Make us your home page
Instagram

A look back at the Chevy revolution

Chevrolet doesn't just build cars and trucks. It creates archetypes. Close your eyes and think of a type of car or truck. It's amazing how often the vehicle in your mind's eye will be a Chevrolet. In chronological order, here are some of the best and most significant cars and trucks in Chevrolet's 100-year history.

1914 Royal Mail: The brand was born in 1911, but 1914 was the first year it built significant numbers of cars. The two-seat Royal Mail and the four-seat 1914 Grand were the first cars engineered from the ground up to be Chevrolets. Well-equipped for their time, standard equipment included a horn and a speedometer.

1932 Roadster: The first Chevrolet to combine luxury-car looks with an affordable price, the 1932 Roadster began Chevrolet's decades-long run as a leader in worldwide automotive design. Sometimes called the "baby Cadillac," the '32 was among the first Chevrolets shaped by design chief Harley Earl.

1935 Suburban: The Suburban is the longest-lived automotive nameplate in continual use. Chevy nailed the formula for a big vehicle to carry plenty of people and haul heavy trailers.

1948 3100 pickup: This roomy truck was Chevrolet's first really new model after WWII's hiatus in civilian vehicle production. It redefined Chevy's workhorse pickups with niceties like colorful interiors, locking doors and a radio.

1955-57 Bel Air: This three model-year run was the pinnacle of 1950s automaking. Its model line stretched from basic transportation to fast and stylish V-8 convertibles and the two-door Nomad station wagon. The '57 Chevy became the symbol of 1950s America.

1963 Corvette Sting Ray: The Sting Ray was a breakthrough in style and substance. Designed by Larry Shinoda and one of the triumphs of Bill Mitchell's reign as GM styling boss, it was the first 'Vette with Chevy's small-block V-8 and an independent rear suspension.

1967 Camaro: Chevy's answer to the Ford Mustang, the Camaro ignited a passionate competition that's still burning. The first generation offered everything the Camaro family provides to this day, with a model range that included six-cylinder and V-8 engines, coupe and convertible bodies.

1999 Chevrolet Silverado pickup: The Silverado introduced the GMT800, one of the most capable vehicle platforms in the auto industry's history. The GMT800 spun off a dizzying variety of vehicles, from humble work trucks to Cadillac SUVs fit to carry a head of state. Annual sales of GMT800-based vehicles topped the gross domestic product of many countries.

2008 Malibu: A return to the style and value that made icons of earlier Chevys, the Malibu returned the brand to relevance in the family car.

2011 Volt: The Volt solved problems that short-circuited electric cars for a century: range and charging time. Its innovative drivetrain can cover around 40 miles on batteries and longer distances thanks to a small engine that produces more electricity.

A look back at the Chevy revolution 08/18/11 [Last modified: Thursday, August 18, 2011 7:17am]
Photo reprints | Article reprints

Copyright: For copyright information, please check with the distributor of this item, Associated Press.
    

Join the discussion: Click to view comments, add yours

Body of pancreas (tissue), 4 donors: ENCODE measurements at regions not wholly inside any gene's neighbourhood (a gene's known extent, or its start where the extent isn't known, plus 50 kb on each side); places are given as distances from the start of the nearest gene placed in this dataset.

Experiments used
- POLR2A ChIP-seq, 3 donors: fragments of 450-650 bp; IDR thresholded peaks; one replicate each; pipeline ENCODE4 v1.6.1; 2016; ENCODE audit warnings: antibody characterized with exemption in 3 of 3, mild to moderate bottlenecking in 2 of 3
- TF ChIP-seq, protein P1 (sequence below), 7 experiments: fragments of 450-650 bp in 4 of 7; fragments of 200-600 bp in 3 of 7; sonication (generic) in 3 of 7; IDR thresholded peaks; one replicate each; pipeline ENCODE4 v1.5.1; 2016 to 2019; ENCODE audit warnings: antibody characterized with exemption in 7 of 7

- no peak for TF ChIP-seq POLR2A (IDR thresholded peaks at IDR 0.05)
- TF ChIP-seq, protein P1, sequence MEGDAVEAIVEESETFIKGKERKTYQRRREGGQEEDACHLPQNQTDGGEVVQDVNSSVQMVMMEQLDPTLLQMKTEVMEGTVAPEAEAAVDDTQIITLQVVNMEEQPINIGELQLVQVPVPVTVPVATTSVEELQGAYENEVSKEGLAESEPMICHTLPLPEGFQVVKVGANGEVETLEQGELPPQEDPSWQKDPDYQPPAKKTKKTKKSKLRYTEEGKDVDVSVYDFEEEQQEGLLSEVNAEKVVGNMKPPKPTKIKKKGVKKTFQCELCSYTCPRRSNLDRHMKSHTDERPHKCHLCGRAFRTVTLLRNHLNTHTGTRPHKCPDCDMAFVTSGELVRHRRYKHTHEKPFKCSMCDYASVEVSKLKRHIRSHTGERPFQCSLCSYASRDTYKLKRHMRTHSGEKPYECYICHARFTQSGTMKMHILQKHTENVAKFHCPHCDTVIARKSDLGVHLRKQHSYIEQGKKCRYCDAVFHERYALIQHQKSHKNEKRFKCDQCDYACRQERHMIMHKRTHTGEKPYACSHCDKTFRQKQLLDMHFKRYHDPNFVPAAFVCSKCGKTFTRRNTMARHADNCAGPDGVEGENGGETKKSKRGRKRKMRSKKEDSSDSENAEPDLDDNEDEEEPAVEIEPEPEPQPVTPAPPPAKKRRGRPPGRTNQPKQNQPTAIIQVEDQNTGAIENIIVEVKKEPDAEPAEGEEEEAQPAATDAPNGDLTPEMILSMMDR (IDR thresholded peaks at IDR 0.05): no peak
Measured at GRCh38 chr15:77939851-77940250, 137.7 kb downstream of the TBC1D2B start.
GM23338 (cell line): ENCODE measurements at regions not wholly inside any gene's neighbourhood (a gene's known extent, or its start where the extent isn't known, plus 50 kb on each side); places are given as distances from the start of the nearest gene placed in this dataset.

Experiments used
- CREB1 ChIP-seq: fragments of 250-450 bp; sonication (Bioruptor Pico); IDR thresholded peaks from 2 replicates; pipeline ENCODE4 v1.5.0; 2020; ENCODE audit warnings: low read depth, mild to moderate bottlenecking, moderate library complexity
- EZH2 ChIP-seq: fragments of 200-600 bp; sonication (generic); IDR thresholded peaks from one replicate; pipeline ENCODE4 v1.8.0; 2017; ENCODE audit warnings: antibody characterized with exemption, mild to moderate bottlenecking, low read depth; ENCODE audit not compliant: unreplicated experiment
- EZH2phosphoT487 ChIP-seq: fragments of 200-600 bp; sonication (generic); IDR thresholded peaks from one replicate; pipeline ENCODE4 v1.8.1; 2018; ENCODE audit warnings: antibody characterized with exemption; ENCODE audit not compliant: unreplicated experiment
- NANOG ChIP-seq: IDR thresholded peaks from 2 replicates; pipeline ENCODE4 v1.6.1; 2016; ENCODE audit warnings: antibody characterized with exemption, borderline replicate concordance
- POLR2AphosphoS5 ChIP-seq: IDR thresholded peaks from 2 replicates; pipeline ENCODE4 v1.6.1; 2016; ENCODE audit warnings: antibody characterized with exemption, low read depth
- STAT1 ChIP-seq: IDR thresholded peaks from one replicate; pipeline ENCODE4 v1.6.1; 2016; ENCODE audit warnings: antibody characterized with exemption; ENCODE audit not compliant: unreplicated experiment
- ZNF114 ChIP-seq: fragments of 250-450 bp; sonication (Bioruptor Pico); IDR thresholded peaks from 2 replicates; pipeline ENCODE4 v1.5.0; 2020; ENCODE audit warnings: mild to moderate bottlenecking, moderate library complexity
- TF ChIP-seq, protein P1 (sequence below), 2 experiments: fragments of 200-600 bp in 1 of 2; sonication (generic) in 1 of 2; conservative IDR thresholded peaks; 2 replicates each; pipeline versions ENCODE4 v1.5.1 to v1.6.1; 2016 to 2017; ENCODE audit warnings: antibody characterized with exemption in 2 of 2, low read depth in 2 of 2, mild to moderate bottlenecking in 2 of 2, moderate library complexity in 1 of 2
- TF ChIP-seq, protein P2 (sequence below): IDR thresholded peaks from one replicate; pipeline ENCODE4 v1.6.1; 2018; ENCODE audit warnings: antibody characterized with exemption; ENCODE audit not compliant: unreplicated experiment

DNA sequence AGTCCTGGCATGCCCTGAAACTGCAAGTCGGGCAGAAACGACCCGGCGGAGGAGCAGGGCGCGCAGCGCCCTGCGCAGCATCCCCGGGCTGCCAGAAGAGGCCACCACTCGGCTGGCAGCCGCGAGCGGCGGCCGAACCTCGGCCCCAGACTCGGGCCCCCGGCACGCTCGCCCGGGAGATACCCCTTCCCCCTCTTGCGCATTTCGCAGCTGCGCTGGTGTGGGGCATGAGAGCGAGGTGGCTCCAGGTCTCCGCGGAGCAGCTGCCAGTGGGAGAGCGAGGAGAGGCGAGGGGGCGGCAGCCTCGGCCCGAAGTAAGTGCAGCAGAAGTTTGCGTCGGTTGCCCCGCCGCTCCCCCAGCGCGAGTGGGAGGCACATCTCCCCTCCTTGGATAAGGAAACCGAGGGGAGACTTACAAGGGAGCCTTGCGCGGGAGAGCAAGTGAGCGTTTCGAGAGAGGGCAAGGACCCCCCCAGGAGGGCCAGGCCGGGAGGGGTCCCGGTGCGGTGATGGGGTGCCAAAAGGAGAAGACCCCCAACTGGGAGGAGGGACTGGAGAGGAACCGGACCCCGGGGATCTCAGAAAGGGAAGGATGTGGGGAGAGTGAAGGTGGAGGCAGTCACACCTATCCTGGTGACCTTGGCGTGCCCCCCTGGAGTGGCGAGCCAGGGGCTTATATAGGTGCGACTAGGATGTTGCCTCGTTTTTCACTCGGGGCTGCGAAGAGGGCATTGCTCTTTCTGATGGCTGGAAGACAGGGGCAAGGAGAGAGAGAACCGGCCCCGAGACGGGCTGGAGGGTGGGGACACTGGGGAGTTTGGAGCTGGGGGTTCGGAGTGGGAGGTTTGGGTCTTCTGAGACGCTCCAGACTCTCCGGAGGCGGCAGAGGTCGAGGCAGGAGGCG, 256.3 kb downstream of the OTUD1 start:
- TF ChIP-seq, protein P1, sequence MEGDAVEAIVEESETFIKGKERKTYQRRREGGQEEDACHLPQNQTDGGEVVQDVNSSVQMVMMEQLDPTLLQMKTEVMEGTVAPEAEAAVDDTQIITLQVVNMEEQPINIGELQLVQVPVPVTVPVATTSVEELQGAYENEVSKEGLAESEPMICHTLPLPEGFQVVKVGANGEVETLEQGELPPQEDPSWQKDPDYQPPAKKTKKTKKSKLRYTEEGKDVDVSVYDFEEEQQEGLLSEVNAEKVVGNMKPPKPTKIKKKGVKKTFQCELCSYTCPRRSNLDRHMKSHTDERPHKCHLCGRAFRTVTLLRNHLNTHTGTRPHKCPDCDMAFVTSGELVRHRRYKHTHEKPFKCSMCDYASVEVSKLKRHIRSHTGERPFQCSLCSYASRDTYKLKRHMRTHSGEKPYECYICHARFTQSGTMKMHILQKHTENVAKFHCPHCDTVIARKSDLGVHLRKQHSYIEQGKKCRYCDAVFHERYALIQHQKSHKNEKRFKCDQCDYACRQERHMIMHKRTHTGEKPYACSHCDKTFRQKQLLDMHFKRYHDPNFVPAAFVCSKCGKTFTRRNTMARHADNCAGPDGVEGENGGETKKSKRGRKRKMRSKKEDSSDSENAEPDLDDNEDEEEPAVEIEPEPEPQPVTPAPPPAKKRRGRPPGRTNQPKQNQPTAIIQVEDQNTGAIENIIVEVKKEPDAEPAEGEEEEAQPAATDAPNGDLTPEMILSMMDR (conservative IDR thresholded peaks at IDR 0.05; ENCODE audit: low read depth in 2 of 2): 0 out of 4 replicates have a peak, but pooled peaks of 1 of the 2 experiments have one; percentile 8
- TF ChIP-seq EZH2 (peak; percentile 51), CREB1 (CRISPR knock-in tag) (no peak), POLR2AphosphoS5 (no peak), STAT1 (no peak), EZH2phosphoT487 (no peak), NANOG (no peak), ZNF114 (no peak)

Loading...
  1. Trigaux: For Class of 2016, college debt loads favor Florida graduates

    Banking

    Florida college graduates saddled with student debt: Take heart. The average debt Class of 2016 Florida grads must bear is less than students in most states.

    University of South Florida undergraduates gather at the USF Sun Dome in Tampa for last fall's commencement ceremony. A new survey finds their average student debt upon graduating was $22,276. Statewide, 2016 Florida grads ranked a relatively unencumbered 45th among states, averaging $24,461 in student debt. [Photo Luis Santana | Times]
  2. After Hurricane Irma, many ask: How safe are shelters?

    News

    NAPLES — Residents of the Naples Estates mobile home park beamed and cheered when President Donald Trump and Gov. Rick Scott strolled amid piles of shredded aluminum three days after Hurricane Irma to buck up residents and hail the work of emergency responders. But almost nobody had anything good to say about …

    The Islamic Society of Tampa Bay Area opened its doors to anyone seeking temporary shelter during Hurricane Irma. Evacuees were housed in the Istaba multipurpose building and was quickly at capacity housing over 500 people. [Saturday, September 9, 2017] [Photo Luis Santana | Times]
  3. When elders are in peril, who do you call — 911 or Rick Scott's cell?

    State Roundup

    TALLAHASSEE — Twelve hours after Irma blasted through South Florida, conditions at Larkin Community Hospital in Hollywood were miserable.

    Police surround the Rehabilitation Center at Hollywood Hills, which had no air conditioning after Hurricane Irma knocked out power, on Sept. 13 in Hollywood. So far, nine deaths have been blamed on the incedent. [John McCall | South Florida Sun-Sentinel]
  4. Report slams Pinellas construction licensing agency and leaders

    Local Government

    LARGO — The Pinellas County Construction Licensing Board mismanaged its finances, lacked accountability and disregarded its own rules, according to a scathing report released Wednesday by the county's inspector general.

    Rodney Fischer, the executive director of the Pinellas County Construction Licensing Board, resigned in January.  [SCOTT KEELER   |   Times]
  5. A meatless burger that tastes like meat? Ciccio Restaurants will serve the Impossible Burger.

    Food & Dining

    TAMPA — The most red-hot hamburger in the nation right now contains no meat.

    Ciccio executive chef Luis Flores prepares an Impossible Burger Wednesday at the Epicurean Hotel Food Theatre in Tampa.